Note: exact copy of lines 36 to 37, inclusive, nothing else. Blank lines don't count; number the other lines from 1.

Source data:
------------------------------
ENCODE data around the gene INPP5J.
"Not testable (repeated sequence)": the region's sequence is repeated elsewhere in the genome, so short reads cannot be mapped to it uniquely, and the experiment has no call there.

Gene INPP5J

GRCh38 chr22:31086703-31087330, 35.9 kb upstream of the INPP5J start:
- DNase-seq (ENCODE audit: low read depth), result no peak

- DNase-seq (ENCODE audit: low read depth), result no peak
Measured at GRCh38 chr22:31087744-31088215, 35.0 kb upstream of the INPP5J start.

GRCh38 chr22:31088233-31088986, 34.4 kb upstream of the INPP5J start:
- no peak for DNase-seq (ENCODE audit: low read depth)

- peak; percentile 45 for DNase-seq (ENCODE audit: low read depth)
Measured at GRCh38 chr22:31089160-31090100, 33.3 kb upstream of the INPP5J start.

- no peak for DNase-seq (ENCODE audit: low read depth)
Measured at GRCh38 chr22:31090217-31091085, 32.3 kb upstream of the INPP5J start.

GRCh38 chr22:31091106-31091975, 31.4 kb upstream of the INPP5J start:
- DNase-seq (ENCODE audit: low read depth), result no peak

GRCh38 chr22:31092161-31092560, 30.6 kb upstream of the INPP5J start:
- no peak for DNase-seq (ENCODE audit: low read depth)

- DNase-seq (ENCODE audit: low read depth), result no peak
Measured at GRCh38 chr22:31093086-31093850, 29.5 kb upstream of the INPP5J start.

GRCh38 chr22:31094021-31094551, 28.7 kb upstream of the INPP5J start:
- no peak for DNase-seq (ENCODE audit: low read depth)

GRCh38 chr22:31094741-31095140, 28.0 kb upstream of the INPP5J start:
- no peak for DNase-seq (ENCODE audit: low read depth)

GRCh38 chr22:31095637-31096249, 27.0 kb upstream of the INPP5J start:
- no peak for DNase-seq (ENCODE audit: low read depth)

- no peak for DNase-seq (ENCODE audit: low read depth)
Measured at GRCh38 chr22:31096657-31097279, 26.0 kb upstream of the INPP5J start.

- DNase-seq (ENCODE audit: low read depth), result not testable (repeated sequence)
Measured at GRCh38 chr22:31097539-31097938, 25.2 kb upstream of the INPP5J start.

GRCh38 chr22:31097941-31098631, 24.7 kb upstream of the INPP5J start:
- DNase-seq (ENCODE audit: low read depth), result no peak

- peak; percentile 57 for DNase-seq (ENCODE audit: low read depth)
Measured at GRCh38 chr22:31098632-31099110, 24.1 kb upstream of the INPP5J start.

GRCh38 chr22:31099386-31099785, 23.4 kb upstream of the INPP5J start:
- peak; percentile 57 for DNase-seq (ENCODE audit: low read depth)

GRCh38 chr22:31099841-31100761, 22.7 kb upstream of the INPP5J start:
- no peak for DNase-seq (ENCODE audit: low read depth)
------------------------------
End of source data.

GRCh38 chr22:31099841-31100761, 22.7 kb upstream of the INPP5J start:
- no peak for DNase-seq (ENCODE audit: low read depth)